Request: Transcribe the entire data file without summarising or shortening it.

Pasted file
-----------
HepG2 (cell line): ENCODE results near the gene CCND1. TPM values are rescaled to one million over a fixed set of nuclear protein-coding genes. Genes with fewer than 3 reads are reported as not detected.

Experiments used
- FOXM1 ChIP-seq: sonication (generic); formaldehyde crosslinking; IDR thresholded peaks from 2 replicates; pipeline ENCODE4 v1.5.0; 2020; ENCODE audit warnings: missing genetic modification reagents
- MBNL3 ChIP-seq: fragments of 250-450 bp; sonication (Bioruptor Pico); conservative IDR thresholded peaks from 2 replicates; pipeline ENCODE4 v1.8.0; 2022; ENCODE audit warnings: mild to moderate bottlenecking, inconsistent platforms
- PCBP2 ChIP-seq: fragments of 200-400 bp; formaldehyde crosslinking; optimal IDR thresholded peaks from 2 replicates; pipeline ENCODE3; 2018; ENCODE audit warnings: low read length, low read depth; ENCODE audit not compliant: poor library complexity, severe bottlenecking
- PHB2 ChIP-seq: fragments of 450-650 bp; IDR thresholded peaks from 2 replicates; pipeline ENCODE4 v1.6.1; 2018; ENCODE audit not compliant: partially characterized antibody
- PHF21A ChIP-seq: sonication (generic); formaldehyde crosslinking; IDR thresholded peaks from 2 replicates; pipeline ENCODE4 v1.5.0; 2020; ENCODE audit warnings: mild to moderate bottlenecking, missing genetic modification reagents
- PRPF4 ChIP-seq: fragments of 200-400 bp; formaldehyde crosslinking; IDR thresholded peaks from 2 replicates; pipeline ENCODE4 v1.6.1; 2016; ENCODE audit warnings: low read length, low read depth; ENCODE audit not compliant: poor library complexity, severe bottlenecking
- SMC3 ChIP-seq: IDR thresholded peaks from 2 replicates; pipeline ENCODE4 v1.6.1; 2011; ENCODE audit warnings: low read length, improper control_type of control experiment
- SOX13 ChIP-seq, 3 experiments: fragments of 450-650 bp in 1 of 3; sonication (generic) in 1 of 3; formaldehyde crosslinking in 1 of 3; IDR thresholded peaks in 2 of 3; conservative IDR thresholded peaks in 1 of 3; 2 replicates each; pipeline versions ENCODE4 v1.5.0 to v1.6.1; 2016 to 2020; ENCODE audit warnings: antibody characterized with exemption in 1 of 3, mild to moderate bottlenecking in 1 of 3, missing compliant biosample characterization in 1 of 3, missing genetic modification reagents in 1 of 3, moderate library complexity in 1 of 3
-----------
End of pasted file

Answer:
HepG2 (cell line): ENCODE results near the gene CCND1. TPM values are rescaled to one million over a fixed set of nuclear protein-coding genes. Genes with fewer than 3 reads are reported as not detected.

Experiments used
- FOXM1 ChIP-seq: sonication (generic); formaldehyde crosslinking; IDR thresholded peaks from 2 replicates; pipeline ENCODE4 v1.5.0; 2020; ENCODE audit warnings: missing genetic modification reagents
- MBNL3 ChIP-seq: fragments of 250-450 bp; sonication (Bioruptor Pico); conservative IDR thresholded peaks from 2 replicates; pipeline ENCODE4 v1.8.0; 2022; ENCODE audit warnings: mild to moderate bottlenecking, inconsistent platforms
- PCBP2 ChIP-seq: fragments of 200-400 bp; formaldehyde crosslinking; optimal IDR thresholded peaks from 2 replicates; pipeline ENCODE3; 2018; ENCODE audit warnings: low read length, low read depth; ENCODE audit not compliant: poor library complexity, severe bottlenecking
- PHB2 ChIP-seq: fragments of 450-650 bp; IDR thresholded peaks from 2 replicates; pipeline ENCODE4 v1.6.1; 2018; ENCODE audit not compliant: partially characterized antibody
- PHF21A ChIP-seq: sonication (generic); formaldehyde crosslinking; IDR thresholded peaks from 2 replicates; pipeline ENCODE4 v1.5.0; 2020; ENCODE audit warnings: mild to moderate bottlenecking, missing genetic modification reagents
- PRPF4 ChIP-seq: fragments of 200-400 bp; formaldehyde crosslinking; IDR thresholded peaks from 2 replicates; pipeline ENCODE4 v1.6.1; 2016; ENCODE audit warnings: low read length, low read depth; ENCODE audit not compliant: poor library complexity, severe bottlenecking
- SMC3 ChIP-seq: IDR thresholded peaks from 2 replicates; pipeline ENCODE4 v1.6.1; 2011; ENCODE audit warnings: low read length, improper control_type of control experiment
- SOX13 ChIP-seq, 3 experiments: fragments of 450-650 bp in 1 of 3; sonication (generic) in 1 of 3; formaldehyde crosslinking in 1 of 3; IDR thresholded peaks in 2 of 3; conservative IDR thresholded peaks in 1 of 3; 2 replicates each; pipeline versions ENCODE4 v1.5.0 to v1.6.1; 2016 to 2020; ENCODE audit warnings: antibody characterized with exemption in 1 of 3, mild to moderate bottlenecking in 1 of 3, missing compliant biosample characterization in 1 of 3, missing genetic modification reagents in 1 of 3, moderate library complexity in 1 of 3